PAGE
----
Touring Ohio's College Access Programs, Part Two

February 20, 2015

Bill DeBaun, Program Analyst

Earlier this week, I posted the first part of my Ohio site visit blog post where I recounted visits to college access and success programs in Cincinnati. Welcome to its companion piece about visits in Columbus and Cleveland.

A previous blog post already covered a lot of details about Columbus’s I Know I Can, so I’ll try not to rehash too much of that.  On this site visit, I had the chance to see the CollegePATH platform used by both IKIC and College Now Greater Cleveland. CollegePATH is a platform that can be used to manage student data like financial aid and academics. It also works as an early warning indicator system and allows for robust reporting. Although I saw an earlier version of this tool last year, I was impressed by how much it has developed since. With the ability to create a dashboard based on much more complex “and/or” logic, the platform has allowed these two Ohio programs to become even more data-driven. This platform was created by Learning Circle Education Services, which seems to have a strong commitment to talking to users about what kinds of general, platform-wide developments they would like to see. In this way, the platform continues to grow and adapt to meet the needs of its users.

When you work with data in an office all day, it can, admittedly, be easy to forget that the names and IDs in a spreadsheet row are real-life students out there who need to be prepared for college and beyond. Because of this, I’m grateful whenever I get the chance to do a site visit that takes me to a school. I Know I Can took me to a middle school in south Columbus. While there (for the last period of the day, so you know that I saw the students at their most alert!), I watched I Know I Can's AmeriCorps members help students to go through a Naviance module on which careers might be best for them given their responses to an interest survey. It is hard for students to think about their adult careers in middle school, and I was reminded of this when a student told me he heard that one percent of people go on to become professional athletes (my odds were certainly never that good). Even if they aren’t taken immediately to heart, exercises like this seem to help turn students on to the wide variety of possibilities in the workforce. Many of the students seemed unfamiliar with many of the professions that were listed, so perhaps this started to broaden their horizons.

After bidding Columbus farewell, I continued up I-71 (I cannot recommend doing so in a snowstorm, as I did) and arrived in Cleveland. Technical difficulties and extreme cold prohibited me from visiting Project GRAD Akron (stay tuned for a profile of them coming soon), but I was able to make it to College Now Greater Cleveland.

College Now is another organization that was recently profiled on our blog. I arrived at the Tower City Center (a very massive combination train station, shopping mall, hotel, and office building) and headed to College Now’s new Resource Center. This space sees a lot of traffic every day and is equipped with computers for students and adults to check-in and receive assistance from advisors. Each interaction between an advisor and a client is logged in the CollegePATH data platform and coded for duration, type of service received, and any qualitative notes the advisor has. This adds up to a very large number of interactions and a huge amount of data (even more so because CollegePATH syncs with Cleveland’s student information system for attendance, grades, etc.). Fortunately, College Now, like its buckeye counterparts in Cincinnati and Columbus, is both data-driven and data-mature.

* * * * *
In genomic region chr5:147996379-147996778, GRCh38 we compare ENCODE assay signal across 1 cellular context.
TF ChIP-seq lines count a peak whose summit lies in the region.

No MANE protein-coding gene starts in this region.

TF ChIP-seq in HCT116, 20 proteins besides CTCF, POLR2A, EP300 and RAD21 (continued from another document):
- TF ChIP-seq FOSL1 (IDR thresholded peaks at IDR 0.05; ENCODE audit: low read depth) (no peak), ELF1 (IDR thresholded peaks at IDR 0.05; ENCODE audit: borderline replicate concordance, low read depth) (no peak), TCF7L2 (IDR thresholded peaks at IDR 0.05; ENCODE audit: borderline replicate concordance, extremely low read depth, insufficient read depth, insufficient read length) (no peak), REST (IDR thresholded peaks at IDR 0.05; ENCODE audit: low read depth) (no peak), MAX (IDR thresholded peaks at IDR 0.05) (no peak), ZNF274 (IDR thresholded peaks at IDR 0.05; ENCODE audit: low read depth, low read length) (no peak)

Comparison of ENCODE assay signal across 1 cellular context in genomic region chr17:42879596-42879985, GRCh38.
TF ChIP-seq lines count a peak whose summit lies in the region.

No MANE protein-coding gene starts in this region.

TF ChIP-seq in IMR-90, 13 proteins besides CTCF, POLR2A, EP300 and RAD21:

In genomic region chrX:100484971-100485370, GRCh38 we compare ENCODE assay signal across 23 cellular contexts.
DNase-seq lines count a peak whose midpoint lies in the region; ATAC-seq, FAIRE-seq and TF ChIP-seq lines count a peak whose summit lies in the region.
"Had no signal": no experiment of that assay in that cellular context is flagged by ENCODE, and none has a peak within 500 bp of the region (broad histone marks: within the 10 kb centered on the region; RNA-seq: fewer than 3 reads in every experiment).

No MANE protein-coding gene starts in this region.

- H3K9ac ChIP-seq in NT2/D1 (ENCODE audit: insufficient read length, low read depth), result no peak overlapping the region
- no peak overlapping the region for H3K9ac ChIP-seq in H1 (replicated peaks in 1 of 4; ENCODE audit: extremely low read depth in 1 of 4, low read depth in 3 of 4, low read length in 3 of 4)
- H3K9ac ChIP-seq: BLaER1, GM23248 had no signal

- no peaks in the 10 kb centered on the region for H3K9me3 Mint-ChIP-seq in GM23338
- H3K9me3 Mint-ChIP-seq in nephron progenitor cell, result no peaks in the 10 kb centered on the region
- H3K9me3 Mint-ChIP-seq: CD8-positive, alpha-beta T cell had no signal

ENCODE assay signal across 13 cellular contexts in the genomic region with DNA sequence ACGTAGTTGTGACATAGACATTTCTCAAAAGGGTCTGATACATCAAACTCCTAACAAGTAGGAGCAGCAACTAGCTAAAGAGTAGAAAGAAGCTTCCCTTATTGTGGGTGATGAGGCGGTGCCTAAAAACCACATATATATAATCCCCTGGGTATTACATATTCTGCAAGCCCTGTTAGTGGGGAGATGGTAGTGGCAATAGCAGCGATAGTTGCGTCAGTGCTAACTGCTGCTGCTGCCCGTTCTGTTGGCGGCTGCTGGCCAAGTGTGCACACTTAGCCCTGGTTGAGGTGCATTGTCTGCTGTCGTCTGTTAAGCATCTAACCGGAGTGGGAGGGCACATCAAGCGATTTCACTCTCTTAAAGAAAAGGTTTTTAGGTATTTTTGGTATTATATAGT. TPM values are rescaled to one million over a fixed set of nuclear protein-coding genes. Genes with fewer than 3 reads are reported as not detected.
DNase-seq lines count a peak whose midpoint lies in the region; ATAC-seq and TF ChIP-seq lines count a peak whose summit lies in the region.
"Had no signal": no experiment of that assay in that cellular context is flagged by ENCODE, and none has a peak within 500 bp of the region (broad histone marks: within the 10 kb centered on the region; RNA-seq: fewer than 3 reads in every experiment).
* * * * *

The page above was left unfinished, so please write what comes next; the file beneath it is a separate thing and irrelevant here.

Across all of the many sites at which College Now delivers services (Cleveland metropolitan middle and high schools, local parochial schools, schools in districts surrounding Cleveland), advisors are completing a similar process of logging interactions with individual students. The number of interacts at each school is compiled and reviewed weekly, and managers look for patterns to see where service is being over- or under-delivered. Managers and advisors stay in frequent contact to ensure that reasonable progress is being made on their work plans, which are collaboratively developed at the beginning of the academic year. Work plans revolve around a few different goals: number of interactions with students, number of scholarship applications submitted, FAFSA submissions, Naviance usage, and delivery of College Now college and career readiness workshops. The collaborative development of the work plans helps to balance advisors’ accountability with their ownership in College Now’s data-driven culture. The amount of effort this all takes should not be underestimated. Last school year, College Now served 98 percent of Cleveland Metropolitan School District seniors at least once. In a future blog post, we will detail College Now’s entire data collection, analysis, and reporting cycle.

Programs working with metropolitan districts, in particular, may want to consider reaching out to some of the programs described above to get some insights or ask some questions about what practices might be transferable and beneficial. This was just one lesson I took away from what was an extremely productive series of site visits. I thank each of the organizations that hosted me for their time, attention, and commitment to their important work. Like NCAN members across the country, the programs I visited are changing student lives every day, week, month, and year. 

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